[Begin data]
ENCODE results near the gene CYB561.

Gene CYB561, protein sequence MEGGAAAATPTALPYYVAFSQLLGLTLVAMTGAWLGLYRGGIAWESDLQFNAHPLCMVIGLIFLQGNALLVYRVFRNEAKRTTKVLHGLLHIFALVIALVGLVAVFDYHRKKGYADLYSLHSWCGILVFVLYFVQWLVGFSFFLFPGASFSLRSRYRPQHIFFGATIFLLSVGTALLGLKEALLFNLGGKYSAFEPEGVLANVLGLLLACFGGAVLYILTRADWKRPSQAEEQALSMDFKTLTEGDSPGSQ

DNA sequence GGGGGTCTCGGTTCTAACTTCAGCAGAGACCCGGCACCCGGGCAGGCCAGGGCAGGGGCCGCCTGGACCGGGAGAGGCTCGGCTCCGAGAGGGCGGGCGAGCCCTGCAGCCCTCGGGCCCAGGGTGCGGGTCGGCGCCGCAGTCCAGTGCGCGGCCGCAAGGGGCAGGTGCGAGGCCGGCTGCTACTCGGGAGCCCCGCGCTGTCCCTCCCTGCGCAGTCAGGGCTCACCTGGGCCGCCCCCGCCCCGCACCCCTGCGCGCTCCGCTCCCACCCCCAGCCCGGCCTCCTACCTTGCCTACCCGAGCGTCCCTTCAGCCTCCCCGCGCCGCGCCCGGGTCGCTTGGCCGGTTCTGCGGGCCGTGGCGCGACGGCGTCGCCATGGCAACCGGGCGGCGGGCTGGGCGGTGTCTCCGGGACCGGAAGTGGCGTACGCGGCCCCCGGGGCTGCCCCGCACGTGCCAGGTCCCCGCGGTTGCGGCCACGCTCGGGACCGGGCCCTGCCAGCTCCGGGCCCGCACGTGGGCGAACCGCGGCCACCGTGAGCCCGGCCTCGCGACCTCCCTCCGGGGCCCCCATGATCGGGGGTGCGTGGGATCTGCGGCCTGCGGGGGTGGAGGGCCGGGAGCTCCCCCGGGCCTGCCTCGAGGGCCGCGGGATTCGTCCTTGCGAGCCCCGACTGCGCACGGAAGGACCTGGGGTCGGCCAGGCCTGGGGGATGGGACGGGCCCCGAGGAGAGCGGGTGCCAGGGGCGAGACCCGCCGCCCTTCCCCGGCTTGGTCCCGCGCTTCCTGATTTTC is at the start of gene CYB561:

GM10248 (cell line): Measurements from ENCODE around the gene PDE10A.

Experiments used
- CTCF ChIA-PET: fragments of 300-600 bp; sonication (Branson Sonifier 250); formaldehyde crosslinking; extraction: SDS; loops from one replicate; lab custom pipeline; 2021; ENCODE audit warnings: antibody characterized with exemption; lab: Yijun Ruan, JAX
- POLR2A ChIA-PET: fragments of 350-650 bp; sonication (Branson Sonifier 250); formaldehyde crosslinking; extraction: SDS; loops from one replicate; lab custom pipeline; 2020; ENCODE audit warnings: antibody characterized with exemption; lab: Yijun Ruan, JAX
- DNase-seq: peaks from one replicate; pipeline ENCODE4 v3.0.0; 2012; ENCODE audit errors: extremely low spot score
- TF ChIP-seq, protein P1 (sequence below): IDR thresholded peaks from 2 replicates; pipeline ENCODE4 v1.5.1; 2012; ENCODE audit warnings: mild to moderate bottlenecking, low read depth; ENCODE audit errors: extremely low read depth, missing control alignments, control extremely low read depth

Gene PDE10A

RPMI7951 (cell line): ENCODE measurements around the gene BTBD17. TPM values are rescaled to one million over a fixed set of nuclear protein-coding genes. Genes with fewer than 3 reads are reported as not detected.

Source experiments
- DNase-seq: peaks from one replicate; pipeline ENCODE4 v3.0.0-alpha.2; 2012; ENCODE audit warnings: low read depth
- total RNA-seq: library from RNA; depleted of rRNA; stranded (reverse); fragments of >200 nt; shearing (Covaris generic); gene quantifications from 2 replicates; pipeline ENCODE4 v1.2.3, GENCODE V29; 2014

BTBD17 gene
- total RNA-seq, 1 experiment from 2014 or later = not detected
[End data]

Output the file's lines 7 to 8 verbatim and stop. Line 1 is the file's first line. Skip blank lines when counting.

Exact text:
- POLR2A ChIA-PET: fragments of 350-650 bp; sonication (Branson Sonifier 250); formaldehyde crosslinking; extraction: SDS; loops from one replicate; lab custom pipeline; 2020; ENCODE audit warnings: antibody characterized with exemption; lab: Yijun Ruan, JAX
- DNase-seq: peaks from one replicate; pipeline ENCODE4 v3.0.0; 2012; ENCODE audit errors: extremely low spot score